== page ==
We have been fairly vocal about our desire to see the list of qualifying conditions in Utah expanded. We've been particularly interested in Medical Cannabis as a treatment for acute pain. Well, we have good news to report – lawmakers approved a bill during this past session that now qualifies some forms of acute pain for Cannabis treatment.
The bill in question is SB195 Medical Cannabis Access Amendments sponsored by Sen. Luz Escamilla and Rep. Raymond Ward. Thanks to their hard work and an affirmative vote in both legislative houses, the bill is now law. Patients expecting to experience some types of acute pain can apply for a temporary Medical Cannabis card allowing them to treat their pain with Medical Cannabis.
The specific section of the bill outlining the qualifying conditions expansion is 26–61a–104 Qualifying condition. It states the following, in relation to pain expected to last more than two weeks:
"Pain that is expected to last for two weeks or longer for an acute condition, including a surgical procedure, for which a medical professional may generally prescribe opioids for a limited duration, subject to Subsection 26-61a-201(5)(c)."
Other types of acute pain might also be eligible, though additional language in the law suggests they would need to be approved by the Compassionate Use Board. Chronic pain is already a qualifying condition.
The law is still new enough that it will take some time to figure everything out. The important thing is that state lawmakers have recognized that certain situations involving acute pain are better handled with Medical Cannabis than opioid painkillers. We consider this a big deal.
The change is a big deal for a lot of reasons, not the least of which are the many stories we have heard from patients. Our very own Tim Pickett has heard plenty of stories (on the Utah in the Weeds podcast) of patients who switched to Medical Cannabis after deciding opioids were bad news for them.
Opioids have their place in modern medicine. But we already know they are highly addictive. We also know that not everyone tolerates them well. Medical Cannabis is another option for managing acute pain. Our state lawmakers have acknowledged as much in expanding the qualifying conditions list to include acute pain.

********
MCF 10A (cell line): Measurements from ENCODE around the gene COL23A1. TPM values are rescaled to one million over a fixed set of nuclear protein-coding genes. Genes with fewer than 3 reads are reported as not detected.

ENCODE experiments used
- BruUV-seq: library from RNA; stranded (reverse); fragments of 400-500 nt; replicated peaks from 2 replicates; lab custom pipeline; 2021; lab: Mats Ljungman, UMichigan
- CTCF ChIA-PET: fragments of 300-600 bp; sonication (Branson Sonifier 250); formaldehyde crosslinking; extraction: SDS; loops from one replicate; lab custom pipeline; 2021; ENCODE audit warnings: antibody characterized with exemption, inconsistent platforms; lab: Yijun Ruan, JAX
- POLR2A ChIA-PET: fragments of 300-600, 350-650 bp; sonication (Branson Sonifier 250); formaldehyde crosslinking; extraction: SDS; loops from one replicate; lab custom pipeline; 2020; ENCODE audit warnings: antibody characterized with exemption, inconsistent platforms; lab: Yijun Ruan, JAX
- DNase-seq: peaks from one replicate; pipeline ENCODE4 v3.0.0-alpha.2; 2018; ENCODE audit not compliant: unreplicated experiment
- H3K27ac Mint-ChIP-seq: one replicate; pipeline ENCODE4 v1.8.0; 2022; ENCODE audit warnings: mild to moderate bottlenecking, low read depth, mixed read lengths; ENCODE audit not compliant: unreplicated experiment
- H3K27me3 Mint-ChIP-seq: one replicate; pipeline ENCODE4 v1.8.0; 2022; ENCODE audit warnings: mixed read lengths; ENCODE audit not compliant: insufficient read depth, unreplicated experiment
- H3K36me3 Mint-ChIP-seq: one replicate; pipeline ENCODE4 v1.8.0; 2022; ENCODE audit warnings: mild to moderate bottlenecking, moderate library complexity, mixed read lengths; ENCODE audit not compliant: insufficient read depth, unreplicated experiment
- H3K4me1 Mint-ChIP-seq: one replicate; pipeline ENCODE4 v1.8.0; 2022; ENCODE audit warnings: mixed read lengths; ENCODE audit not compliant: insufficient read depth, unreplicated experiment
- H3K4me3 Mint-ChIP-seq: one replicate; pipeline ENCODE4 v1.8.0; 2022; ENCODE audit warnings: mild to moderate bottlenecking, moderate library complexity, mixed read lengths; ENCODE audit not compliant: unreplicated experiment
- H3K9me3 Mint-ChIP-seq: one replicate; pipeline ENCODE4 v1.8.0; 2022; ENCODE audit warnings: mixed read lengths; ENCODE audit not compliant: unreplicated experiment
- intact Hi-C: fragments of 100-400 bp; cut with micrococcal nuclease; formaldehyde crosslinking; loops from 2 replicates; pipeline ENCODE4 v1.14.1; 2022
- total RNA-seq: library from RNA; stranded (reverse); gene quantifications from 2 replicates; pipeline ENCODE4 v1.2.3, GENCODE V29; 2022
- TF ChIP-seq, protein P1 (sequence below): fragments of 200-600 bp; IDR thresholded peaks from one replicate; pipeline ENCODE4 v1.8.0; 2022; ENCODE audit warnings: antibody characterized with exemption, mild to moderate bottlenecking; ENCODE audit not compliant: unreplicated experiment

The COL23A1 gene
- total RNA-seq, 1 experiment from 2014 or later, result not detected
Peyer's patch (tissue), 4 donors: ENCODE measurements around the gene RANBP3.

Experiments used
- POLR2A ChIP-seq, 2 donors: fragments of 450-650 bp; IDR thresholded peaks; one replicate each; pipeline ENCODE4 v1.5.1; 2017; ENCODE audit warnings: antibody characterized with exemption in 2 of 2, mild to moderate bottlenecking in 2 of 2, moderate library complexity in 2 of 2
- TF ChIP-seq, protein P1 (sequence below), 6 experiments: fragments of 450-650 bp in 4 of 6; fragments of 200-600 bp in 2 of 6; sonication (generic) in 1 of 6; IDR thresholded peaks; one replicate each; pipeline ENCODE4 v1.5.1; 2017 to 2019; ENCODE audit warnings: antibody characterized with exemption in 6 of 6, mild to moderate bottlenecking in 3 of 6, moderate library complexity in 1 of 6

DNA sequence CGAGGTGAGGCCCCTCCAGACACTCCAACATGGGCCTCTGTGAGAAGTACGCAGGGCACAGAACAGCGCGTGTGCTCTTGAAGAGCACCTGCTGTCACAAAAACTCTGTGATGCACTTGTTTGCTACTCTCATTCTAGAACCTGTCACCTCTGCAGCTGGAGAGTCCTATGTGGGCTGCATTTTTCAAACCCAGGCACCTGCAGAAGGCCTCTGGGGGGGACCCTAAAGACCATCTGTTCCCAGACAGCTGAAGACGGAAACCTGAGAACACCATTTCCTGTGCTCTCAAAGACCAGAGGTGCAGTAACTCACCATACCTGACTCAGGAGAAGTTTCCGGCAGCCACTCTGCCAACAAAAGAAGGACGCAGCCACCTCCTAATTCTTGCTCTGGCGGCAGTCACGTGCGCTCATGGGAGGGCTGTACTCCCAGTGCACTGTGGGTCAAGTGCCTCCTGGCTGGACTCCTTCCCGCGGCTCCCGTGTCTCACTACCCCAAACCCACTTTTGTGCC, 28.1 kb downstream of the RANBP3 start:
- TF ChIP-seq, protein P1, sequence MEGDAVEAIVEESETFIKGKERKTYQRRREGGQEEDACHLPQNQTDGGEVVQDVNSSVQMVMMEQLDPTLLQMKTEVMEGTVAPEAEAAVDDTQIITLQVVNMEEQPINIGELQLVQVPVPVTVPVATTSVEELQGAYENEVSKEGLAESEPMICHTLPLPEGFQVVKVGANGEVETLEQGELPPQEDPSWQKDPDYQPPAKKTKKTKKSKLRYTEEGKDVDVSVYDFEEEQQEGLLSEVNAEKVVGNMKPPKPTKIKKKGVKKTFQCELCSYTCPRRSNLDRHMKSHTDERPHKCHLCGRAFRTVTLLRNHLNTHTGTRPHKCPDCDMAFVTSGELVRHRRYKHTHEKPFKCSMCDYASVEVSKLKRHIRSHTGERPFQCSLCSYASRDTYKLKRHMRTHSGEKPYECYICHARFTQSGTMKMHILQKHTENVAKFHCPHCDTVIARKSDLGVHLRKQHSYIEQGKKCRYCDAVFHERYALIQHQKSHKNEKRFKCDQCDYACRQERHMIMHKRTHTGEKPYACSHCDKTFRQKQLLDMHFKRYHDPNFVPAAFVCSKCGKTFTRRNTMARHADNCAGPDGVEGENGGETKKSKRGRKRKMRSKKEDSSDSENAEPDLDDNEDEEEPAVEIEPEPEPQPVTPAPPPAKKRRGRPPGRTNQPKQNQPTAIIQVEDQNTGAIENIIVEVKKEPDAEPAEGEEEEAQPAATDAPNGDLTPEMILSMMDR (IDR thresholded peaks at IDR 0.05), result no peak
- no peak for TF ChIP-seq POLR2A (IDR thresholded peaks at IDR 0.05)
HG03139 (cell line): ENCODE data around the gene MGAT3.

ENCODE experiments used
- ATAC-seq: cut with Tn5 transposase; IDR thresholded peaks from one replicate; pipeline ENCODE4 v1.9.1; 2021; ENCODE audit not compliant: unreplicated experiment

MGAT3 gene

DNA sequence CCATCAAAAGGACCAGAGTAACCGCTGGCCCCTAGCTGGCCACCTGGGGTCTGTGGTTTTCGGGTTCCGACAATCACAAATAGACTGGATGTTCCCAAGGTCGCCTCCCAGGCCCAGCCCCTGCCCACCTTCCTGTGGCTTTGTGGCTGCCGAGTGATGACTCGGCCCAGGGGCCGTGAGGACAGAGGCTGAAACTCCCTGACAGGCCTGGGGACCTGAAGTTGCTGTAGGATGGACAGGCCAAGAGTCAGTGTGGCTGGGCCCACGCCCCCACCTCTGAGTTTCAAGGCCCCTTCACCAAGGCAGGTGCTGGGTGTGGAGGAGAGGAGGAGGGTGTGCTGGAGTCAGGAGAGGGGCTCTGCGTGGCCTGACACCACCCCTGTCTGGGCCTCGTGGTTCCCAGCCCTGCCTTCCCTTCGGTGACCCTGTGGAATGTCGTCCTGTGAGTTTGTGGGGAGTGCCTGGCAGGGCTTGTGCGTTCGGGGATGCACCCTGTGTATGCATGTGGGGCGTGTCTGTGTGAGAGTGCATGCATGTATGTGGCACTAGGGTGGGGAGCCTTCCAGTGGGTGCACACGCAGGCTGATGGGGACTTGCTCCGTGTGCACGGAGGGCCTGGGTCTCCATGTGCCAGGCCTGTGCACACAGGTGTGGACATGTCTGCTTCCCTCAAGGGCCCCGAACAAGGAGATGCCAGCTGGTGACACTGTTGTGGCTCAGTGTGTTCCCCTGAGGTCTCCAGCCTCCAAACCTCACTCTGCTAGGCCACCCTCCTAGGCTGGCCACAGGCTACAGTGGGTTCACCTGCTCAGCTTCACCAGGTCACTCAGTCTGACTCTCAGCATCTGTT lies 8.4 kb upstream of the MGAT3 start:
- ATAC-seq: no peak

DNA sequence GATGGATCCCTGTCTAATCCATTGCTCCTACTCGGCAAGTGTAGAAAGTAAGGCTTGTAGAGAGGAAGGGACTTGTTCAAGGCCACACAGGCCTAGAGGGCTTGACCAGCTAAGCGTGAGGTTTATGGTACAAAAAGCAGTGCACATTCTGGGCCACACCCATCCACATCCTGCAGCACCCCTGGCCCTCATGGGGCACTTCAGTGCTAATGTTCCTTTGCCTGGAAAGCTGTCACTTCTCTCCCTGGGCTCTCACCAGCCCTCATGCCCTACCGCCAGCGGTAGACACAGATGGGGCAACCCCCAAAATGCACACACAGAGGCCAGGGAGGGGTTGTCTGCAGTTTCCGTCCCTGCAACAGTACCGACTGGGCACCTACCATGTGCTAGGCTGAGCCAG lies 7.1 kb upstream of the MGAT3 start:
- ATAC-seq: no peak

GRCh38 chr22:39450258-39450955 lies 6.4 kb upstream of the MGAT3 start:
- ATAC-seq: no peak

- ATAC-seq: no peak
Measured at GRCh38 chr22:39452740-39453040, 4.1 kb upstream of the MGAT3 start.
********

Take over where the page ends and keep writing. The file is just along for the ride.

So what does all of this mean to you? It means you might have another choice. However, you and your medical provider have to figure out whether your acute pain qualifies for Medical Cannabis. The best advice we can offer is that you talk things over with your medical provider as soon as possible.
If you are planning to have surgery, it is important to have the discussion sooner rather than later. Your primary care physician or surgeon may not be registered as a Qualified Medical Provider (QMP) in Utah. If either one is willing, they could still recommend Medical Cannabis as a Limited Medical Provider (LMP).
There are restrictions to the LMP program. Your medical provider can learn what these are by visiting the state's Medical Cannabis website. In the meantime, take heart in knowing that some types of acute pain will soon qualify for Medical Cannabis treatment.
Utah's program keeps getting better. Thanks to attentive lawmakers who earnestly want to improve access to Medical Cannabis, they are crafting rules designed to do just that. We think adding acute pain to the qualifying conditions was the right move for lawmakers.